We conducted a questionnaire study; an anonymous questionnaire was posted together with an addressed envelope with stamps to all heads of departments and head nurses of all the 27 neonatological units in the Lodz area. According to the concept of regionalized perinatal care, among those units, there were 14 of 1st level reference, 9 of 2nd level, and 2 of 3rd level. There were also included 2 additional units: 1 NICU intended for neonates with congenital malformation and 1 pediatric ICU.

Anonymous questionnaire was constructed for the needs of this research. The procedure of drawing the questionnaire up was begun from preparing a set of questions letting us make assumed analysis. Questions were prepared in the support about the literature review of applying perinatal palliative care, review of validated tools and clinical experience. Next a preliminary set of questions was presented for team of experts which showed questions most accurately referring to aims of the research. Prepared preliminary version of questionnaire was subjected to the pilot study under the executioner of understanding questions by 20 doctors and nurses. Respondents additionally assessed the graphical side and the easiness and the time of filling in a questionnaire. The questionnaire covered basic social and demographic data of the respondents and 22 closed questions on attitudes towards PPC and barriers to PPC implementation in a given ward. Social and demographic data included the age, gender, profession (physician or nurse), and Religion (Catholic, Orthodox, Protestant, Islamic, atheist, and others). Questions on attitudes towards PPC (except for the question on acceptance of abortion) were single choice questions (closed questions). The questionnaire listed 16 identified potential barriers to realization of PPC principles in neonatological wards and respondents were asked to determine their occurrence. The answers were categorized as (1) almost always, (2) frequently, (3) occasionally, and (4) never happening.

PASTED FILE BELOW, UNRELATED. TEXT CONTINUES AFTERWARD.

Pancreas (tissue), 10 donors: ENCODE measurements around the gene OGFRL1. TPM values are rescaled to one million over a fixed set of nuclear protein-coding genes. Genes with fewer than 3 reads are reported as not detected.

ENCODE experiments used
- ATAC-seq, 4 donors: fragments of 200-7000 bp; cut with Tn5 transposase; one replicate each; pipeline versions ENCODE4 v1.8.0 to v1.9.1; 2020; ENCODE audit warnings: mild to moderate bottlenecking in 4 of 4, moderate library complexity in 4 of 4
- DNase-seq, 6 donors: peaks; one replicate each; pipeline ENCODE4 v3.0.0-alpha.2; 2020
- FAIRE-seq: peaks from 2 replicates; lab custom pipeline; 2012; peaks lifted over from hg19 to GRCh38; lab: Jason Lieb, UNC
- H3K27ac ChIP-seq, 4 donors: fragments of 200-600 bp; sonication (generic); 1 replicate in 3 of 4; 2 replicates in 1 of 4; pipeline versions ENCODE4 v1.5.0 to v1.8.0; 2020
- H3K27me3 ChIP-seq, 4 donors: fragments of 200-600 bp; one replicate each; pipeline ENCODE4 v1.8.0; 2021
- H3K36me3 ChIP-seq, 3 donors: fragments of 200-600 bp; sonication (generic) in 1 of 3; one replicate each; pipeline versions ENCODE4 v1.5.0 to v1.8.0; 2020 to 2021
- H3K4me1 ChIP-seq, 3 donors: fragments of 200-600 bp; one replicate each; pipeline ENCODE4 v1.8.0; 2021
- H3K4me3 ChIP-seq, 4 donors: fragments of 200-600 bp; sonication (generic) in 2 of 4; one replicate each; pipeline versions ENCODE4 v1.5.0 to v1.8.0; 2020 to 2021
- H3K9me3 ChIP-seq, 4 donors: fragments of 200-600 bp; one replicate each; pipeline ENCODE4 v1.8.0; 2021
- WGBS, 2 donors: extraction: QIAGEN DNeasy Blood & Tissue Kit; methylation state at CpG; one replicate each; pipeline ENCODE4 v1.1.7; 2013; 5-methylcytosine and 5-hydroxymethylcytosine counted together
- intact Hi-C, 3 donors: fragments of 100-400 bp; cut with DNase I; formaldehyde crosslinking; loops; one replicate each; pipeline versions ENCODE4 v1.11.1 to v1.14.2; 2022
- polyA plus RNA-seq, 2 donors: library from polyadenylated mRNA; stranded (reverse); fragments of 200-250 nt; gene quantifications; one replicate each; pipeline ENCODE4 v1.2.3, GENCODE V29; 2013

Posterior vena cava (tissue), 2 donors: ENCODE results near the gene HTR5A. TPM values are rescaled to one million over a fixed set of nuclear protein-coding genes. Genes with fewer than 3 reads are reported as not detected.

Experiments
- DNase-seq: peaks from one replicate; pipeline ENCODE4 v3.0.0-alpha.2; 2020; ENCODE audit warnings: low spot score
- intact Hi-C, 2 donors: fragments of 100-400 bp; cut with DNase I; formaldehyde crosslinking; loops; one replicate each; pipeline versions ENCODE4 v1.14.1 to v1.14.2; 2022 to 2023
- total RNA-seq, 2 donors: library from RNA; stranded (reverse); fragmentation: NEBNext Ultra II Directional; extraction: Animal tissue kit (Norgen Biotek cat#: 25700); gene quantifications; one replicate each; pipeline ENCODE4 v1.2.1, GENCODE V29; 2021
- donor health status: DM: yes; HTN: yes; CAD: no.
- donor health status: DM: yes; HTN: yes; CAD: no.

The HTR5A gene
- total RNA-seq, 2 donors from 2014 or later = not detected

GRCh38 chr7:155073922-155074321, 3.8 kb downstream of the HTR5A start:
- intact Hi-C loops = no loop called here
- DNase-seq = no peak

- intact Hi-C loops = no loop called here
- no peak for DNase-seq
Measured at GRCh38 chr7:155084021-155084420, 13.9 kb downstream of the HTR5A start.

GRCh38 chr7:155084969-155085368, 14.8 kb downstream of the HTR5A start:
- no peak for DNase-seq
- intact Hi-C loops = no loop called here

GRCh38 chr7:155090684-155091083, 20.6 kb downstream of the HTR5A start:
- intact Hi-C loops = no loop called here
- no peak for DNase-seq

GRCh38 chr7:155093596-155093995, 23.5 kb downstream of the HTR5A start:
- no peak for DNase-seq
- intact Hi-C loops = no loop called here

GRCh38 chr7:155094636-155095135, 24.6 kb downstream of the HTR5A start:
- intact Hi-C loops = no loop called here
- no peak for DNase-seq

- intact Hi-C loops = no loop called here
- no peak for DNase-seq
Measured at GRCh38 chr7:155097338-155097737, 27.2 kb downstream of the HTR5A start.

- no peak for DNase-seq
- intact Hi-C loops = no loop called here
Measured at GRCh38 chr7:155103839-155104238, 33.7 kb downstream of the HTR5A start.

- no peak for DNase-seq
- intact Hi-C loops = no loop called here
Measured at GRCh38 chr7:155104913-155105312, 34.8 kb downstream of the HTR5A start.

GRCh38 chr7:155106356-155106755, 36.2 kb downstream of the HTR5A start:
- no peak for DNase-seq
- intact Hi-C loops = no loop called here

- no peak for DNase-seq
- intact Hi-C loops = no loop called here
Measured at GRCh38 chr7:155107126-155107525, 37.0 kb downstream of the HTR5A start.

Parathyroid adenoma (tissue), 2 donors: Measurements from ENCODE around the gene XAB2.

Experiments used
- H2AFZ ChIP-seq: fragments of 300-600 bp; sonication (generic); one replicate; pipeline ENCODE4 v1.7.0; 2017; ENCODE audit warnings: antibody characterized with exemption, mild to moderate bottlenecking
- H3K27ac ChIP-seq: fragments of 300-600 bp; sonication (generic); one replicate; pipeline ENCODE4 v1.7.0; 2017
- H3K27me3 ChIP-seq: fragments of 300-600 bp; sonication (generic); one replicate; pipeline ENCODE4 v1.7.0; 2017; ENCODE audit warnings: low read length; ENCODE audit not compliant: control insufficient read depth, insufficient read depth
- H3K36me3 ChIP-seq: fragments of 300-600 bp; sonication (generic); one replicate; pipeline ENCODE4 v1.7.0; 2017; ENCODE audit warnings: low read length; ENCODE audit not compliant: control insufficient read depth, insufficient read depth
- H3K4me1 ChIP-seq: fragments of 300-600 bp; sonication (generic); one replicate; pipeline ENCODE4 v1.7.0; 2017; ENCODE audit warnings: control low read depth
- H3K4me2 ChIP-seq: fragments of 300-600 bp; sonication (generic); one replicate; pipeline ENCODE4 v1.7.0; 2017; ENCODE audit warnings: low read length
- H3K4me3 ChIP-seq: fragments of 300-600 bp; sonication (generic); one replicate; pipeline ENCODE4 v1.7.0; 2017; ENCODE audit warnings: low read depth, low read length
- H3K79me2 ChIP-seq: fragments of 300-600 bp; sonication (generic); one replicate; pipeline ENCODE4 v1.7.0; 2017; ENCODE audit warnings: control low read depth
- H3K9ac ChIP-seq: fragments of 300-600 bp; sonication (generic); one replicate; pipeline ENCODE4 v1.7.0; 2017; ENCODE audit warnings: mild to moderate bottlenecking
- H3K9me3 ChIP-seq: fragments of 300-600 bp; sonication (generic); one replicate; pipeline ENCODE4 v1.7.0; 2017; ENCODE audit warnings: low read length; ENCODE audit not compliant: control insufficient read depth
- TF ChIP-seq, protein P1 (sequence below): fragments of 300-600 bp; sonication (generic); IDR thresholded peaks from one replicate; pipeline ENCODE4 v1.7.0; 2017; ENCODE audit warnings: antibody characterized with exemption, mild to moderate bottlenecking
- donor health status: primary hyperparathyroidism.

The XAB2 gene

3. Statistical Analysis

Data was presented with mean and standard deviation or with number and percentage of observations. Two-tailed Fisher’s exact test was used for comparisons on categorical variables. values <0.05 were considered as statistically significant. All descriptive analyses were performed using STATISTICA for Windows release 6.0 software.

The study was approved by the ethics committee of Medical University of Lodz (RNN/136/10/KE).

4. Results